Products Made in the USA produce jobs – here! The global economy is one thing, but it is important that Americans can find opportunities to work here in the US. Products made in the USA move along a long chain and employs people who work in trucking, manufacturing, supply, etc.
Products Made in the USA are better for the environment: Many countries do not have the same strict manufacturing processes when it comes to the economy that the US does. America has much higher standards and better technologies that produce more eco-friendly end products.
Products Made in the USA help reduce the deficit: Unfortunately, our economy is nearly always running at a deficit. An investment in American products improves the economy while reducing the deficit.
Products that are outsourced to other countries rarely return here: The outsourcing of jobs to foreign countries has long had a devastating effect on American businesses. In too many cases, those jobs are gone forever. Buying American products help to reduce the chances that will occur.
Buying from American producers promotes our independence: We Americans are proud of our independence and rightfully so. Unfortunately, we have become reliant on foreign imports. Some of these imports are from countries that by no means have our best interest in mind. Buying American made products like our Marine Corps products online allow us to lessen our dependence on foreign countries.
In short, buying products that are American made makes us stronger as a nation. Sure, we could outsource like too many businesses do, but then we would only be contributing to the problem. After all, if we did not believe in a strong nation we would not have served in the armed forces.
To paraphrase political activist, philosopher, political theorist and revolutionary Thomas Paine, going through boot camp is a time that tests men’s souls and, as it so happens, their mettle. Completing this 13-week journey is also a time that every recruit is bound to remember for the rest of his life. It is also a time when military spouses, significant others and family members often choose to express their pride in this major accomplishment by giving them Marine Corps gifts. If you’re are searching for the perfect gift to give someone who has just graduated boot camp, consider the following Marine Corps items for sale:
Large U.S.M.C. Multi Tool Pocket Knife: Although recruits are issued a great deal of equipment upon completion of basic training, a multi-use pocket knife is still a stylish and practical gift that any serviceman will enjoy. Our multi-use tools are made of laser-engraved rosewood and a corkscrew, a bottle opener and several knives as well as other cutting tools.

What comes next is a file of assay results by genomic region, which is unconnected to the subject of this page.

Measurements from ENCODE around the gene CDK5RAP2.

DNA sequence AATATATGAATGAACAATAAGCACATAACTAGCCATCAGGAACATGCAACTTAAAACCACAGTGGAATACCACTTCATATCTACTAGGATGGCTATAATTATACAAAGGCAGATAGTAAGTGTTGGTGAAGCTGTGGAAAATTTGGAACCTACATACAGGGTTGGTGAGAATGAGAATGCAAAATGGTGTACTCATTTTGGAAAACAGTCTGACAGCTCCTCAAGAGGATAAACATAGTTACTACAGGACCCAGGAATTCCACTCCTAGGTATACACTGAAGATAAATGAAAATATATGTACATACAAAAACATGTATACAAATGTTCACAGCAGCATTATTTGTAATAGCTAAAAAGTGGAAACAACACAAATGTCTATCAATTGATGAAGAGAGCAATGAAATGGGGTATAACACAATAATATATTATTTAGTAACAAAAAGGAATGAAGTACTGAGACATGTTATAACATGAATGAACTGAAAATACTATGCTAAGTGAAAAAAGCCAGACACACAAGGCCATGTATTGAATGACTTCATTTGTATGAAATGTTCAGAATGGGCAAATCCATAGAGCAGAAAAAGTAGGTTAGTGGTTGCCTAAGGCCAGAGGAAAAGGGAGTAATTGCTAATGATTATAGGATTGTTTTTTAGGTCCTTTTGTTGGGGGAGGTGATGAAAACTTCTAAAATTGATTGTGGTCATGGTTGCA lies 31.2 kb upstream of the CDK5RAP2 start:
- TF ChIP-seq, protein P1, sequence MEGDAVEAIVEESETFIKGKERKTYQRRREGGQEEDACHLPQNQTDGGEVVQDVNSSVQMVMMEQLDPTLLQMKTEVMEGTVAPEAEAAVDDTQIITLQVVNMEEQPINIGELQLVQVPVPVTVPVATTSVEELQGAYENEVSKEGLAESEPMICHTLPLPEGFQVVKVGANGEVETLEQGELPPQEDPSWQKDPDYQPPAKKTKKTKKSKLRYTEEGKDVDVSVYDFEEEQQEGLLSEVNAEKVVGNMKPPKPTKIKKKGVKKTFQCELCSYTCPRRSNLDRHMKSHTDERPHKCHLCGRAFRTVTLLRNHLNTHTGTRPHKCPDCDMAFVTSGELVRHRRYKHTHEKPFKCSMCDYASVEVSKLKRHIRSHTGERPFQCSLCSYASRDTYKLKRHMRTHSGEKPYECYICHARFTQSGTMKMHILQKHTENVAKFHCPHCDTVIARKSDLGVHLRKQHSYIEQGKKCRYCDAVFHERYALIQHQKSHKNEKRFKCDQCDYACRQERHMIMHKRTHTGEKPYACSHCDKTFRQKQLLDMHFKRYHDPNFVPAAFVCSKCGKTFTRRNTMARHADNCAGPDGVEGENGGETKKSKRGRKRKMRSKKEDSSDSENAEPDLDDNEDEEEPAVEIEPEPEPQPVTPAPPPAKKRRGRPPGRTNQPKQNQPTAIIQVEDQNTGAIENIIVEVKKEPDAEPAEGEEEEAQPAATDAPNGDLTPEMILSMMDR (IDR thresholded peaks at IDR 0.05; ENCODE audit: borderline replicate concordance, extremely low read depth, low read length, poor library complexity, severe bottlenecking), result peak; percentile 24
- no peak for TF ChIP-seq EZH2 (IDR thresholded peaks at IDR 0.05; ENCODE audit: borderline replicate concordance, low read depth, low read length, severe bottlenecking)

Challenge coins: Challenge coins are durable, attractive and portable. They can also be engraved with a number of designs and messages all expressing pride in the Marines.
Gift certificates: Of course there is no better way to ensure that a new graduate will enjoy his gift than to let him pick it out himself. To this end, why not get him a gift certificate in amounts of $25 to $100?
Watches: A large part of military life is staying on a precise schedule at all times. To that end, a watch is both decorative and practical. Our watches are also durable and come in all kinds of Marine Corp related designs. We even sell a Gold U.S. Marines pocket watch.
Marine Corps wallet or money clip: Both money clips and wallets are practical and can be stylish as well. We have several money clips that are engraved with the Marine Corps logo as well as genuine leather wallets.
Those are just a few gifts that you can give the boot camp graduate in your life as a reward for making it through one of life’s toughest challenges. We have many other items on our site that boot camp grads will be proud to own. Let your loved know that their hard work and sacrifice is appreciated and that you support them through the long journey ahead as a US Marine.
This month marks the 74th anniversary of the Allied Liberation of Europe otherwise known as D-Day. The invasion, which started on June 6, 1944, marked the beginning of the end of the war in Europe. Many men made the ultimate sacrifice for the free world. And although most of those who served that day have names that the general public does not know, there were some very famous people who fought there as well. Here are a just a few and the roles they played in liberating Europe.